They have little in common.
One is a construction worker. Another wants to be a mental-health counselor. And one is a professional hockey broadcaster and former Buffalo Sabre.
The 26 Buffalo area residents sworn in as U.S. citizens Tuesday morning have vastly different stories. They come from war-torn lands, from totalitarian regimes, even from democratic Western countries. Their former homelands include Bangladesh and Burma, Iran and Iraq, Canada, Mexico and Italy.
But at 10:33 a.m. Tuesday, all 26 raised their right hands, recited the same 140-word Oath of Allegiance in unison and later expressed the thrill or relief of becoming U.S. citizens.
"I’m full of joy,” said Margarita Johnson, 36, who came to the Buffalo area from Ukraine two years ago. “It’s another chapter in my life. I was waiting for this day to come, and now it’s here.”
“Everything today is finally real,” added 24-year-old Iris Lin, who came here from China in 2010. “I worked so hard these past few years.”
Six new citizens interviewed for this story cited several reasons for becoming Americans, most related to the freedoms, the assurance that they won’t be deported and the ability to vote, travel and speak their minds.
Sergey Aponchuk, 22, a former Ukrainian, came to Buffalo in 2005 to join family members here.
“It feels good, because now my opinion matters, and I can do something about it,” he said. “I can vote. I can put my word out there too. And it makes me feel safer. They’re not going to send me back to Ukraine for some reason.”
The reporters and TV cameras attending the hour-long ceremony in the Theodore Roosevelt Inaugural National Historic Site focused their bright lights on Martin G. Biron, better known as Marty Biron, the former Sabres goalie, now a talk-show host, announcer and goaltending guru.
Biron didn’t disappoint, telling about his joy at being a U.S. citizen, now able to vote and be a deciding factor in elections, as a model for his four children.
[GALLERY: Twenty-six become U.S. citizens]
But when pressed on the point, Biron marveled at the people who raised their right hands along with him.
“There’s an appreciation for every story,” he said. “Luckily for me, sports paved the way, and I decided to stay here.”
A Quebec native, he came to the states to play for the Rochester Americans in 1997 and then with the Buffalo Sabres starting in 1999, as part of a 17-year pro career. So the 39-year-old Biron has spent half his life in America.
“When I came in this morning ... you looked around and you saw families with their loved ones, and you saw their pride and joy at the process. You looked around, and that’s when it sank in. I don’t know what everybody’s story is. I’m intrigued to know how they got here, what their story is."
“I think the beauty of it is knowing that we’re all different,” he added. “That’s what makes this ceremony great. Everyone’s coming from a different background. Everybody has their own personal touch that they can add to the community.”
This was not a day for political differences, but several of the new citizens aired their views, especially on the proposed travel ban targeting immigrants from seven predominantly Muslim nations. And not everyone was strongly opposed to it.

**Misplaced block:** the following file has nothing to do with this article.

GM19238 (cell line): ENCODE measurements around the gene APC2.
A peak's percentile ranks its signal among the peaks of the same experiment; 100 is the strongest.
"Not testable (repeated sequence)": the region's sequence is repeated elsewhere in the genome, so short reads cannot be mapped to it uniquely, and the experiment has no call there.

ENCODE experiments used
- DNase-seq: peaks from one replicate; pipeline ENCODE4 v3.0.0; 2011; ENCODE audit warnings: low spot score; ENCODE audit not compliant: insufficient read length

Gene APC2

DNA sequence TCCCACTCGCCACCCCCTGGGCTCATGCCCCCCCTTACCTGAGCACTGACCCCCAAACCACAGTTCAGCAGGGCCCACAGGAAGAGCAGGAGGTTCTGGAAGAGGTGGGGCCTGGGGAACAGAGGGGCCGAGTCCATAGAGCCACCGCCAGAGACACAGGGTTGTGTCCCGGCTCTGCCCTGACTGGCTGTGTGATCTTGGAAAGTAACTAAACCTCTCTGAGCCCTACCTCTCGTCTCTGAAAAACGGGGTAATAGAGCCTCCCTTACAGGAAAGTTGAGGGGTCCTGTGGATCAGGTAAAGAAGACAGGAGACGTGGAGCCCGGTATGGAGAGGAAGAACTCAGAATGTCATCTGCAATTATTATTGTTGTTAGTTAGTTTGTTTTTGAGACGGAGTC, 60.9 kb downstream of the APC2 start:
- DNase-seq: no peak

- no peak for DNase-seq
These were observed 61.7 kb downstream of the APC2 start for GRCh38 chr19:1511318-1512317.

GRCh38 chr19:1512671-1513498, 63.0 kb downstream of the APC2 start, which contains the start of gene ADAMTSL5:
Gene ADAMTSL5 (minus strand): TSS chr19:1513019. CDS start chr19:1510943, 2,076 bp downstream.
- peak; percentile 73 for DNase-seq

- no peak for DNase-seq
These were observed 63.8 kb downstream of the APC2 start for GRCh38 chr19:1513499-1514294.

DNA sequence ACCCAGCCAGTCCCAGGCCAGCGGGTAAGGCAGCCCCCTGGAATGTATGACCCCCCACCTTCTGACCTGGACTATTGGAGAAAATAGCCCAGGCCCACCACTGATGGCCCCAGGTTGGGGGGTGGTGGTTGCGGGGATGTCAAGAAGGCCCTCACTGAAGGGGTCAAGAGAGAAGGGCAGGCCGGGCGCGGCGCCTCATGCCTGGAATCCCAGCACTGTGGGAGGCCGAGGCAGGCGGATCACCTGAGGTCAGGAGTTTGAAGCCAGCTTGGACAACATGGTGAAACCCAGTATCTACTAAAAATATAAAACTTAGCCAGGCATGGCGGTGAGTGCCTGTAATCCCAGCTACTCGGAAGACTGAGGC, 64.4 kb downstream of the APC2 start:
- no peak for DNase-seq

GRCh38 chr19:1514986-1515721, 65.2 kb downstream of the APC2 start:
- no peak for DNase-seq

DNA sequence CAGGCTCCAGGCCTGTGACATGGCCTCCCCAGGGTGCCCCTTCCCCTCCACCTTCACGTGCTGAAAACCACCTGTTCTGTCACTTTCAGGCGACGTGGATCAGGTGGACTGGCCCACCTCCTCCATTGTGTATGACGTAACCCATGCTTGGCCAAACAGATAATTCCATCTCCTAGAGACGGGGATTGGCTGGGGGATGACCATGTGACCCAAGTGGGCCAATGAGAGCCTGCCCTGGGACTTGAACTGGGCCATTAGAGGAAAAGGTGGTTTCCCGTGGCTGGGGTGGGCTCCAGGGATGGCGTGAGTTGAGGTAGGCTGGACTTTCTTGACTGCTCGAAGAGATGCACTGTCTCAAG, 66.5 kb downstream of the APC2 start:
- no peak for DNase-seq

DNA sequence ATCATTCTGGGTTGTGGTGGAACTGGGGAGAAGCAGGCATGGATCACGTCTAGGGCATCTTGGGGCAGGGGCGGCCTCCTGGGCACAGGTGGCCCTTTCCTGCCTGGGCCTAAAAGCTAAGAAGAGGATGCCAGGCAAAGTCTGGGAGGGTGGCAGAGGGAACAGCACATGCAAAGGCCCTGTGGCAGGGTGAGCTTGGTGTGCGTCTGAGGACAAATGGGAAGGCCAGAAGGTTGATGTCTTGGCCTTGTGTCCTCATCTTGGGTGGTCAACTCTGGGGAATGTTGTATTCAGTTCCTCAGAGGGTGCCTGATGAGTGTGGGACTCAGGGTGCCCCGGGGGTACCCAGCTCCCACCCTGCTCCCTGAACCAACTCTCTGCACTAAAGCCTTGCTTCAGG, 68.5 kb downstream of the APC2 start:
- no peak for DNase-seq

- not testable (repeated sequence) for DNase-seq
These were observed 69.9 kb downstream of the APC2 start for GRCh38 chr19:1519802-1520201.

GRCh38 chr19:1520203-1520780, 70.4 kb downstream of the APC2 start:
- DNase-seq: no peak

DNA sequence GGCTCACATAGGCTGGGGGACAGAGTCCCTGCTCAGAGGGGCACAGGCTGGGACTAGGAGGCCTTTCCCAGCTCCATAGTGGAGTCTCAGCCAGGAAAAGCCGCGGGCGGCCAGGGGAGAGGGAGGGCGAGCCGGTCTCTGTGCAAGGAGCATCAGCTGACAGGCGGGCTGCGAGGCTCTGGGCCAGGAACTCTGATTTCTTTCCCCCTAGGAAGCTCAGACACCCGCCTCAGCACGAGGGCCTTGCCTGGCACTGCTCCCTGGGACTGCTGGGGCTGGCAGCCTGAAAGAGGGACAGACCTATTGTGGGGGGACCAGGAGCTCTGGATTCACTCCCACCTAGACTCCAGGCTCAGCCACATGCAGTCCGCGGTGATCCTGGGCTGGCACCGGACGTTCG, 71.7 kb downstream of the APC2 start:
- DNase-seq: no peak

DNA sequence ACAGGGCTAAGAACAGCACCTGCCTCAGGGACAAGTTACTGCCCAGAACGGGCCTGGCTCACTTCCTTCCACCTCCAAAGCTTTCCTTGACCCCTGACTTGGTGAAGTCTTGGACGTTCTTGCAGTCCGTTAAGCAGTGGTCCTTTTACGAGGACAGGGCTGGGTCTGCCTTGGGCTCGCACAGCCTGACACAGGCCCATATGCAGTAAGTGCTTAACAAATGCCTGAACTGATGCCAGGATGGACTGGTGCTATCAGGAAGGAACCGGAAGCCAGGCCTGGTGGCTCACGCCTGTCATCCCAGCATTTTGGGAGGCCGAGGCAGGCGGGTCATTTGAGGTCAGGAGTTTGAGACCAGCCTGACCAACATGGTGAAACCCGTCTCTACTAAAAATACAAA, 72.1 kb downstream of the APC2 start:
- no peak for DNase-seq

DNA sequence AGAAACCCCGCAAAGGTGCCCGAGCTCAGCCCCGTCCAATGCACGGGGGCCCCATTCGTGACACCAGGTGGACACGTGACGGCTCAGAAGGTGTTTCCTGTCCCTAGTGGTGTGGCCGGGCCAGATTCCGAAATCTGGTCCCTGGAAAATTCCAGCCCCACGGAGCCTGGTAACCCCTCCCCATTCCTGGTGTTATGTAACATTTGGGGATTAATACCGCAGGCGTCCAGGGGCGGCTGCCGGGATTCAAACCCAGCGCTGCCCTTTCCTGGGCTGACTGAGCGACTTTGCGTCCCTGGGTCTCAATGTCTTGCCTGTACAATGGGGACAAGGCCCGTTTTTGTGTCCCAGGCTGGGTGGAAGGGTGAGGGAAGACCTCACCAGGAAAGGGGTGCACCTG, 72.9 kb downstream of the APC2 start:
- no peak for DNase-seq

“It burdens my heart that they’ve banned the travel,” Sue Meh, 54, from Burma, said through an interpreter, her daughter Beh. “I don’t know how to explain it. It just hurts.”
But Aponchuk, from Ukraine, had a mixed view.
“I’m not like a fan of the ban, but they should do more investigation of the people with a bad background,” he said. “If you did something bad in the country where you came from, they should at least keep an eye on you.”
Johnson, also from the Ukraine, had harsh words for the situation there.
“I think it’s despicable what’s going on in Russia, what Russia does to Ukraine,” she said. “It’s hard to believe that in the 21st century, one country can interfere with the political system and wholeness of another independent country.”
The emphasis Tuesday, though, was on the endless possibilities of U.S. citizenship for these two dozen people.
Magistrate Judge Leslie G. Foschio, the ceremony’s presiding judge, told the new citizens a familiar story about the President Harry S Truman. Shortly before leaving the presidency in January 1953, he was asked about leaving the highest office in the land.
“I’m going to assume the highest office in the land, that of citizen,” Foschio quoted Truman as replying.
Both Foschio and Stanton H. Hudson Jr., executive director of the Roosevelt site, urged the new citizens to engage in community life. That keeps people from feeling distant from the centers of power and helps them appreciate how they can influence change, Hudson said.
“Perhaps most importantly, we gain an appreciation for the hard work of democracy, how to understand different points of view and forge consensus behind a course of action in our complex, busy, and diverse society,” he added.
Speakers pointed to the inspiration they drew from the ceremony and the new Americans, with their varied paths to citizenship.
“It inspires you because it seems to connect to the founding of this country, dating back to the Pilgrims,” Foschio said.
As Lt. Gov. Kathy Hochul added, “The ceremony washes away all the negative feelings going on out there. It’s like a birthday party. They’re being reborn as American citizens. There’s an incredible sense of optimism here.”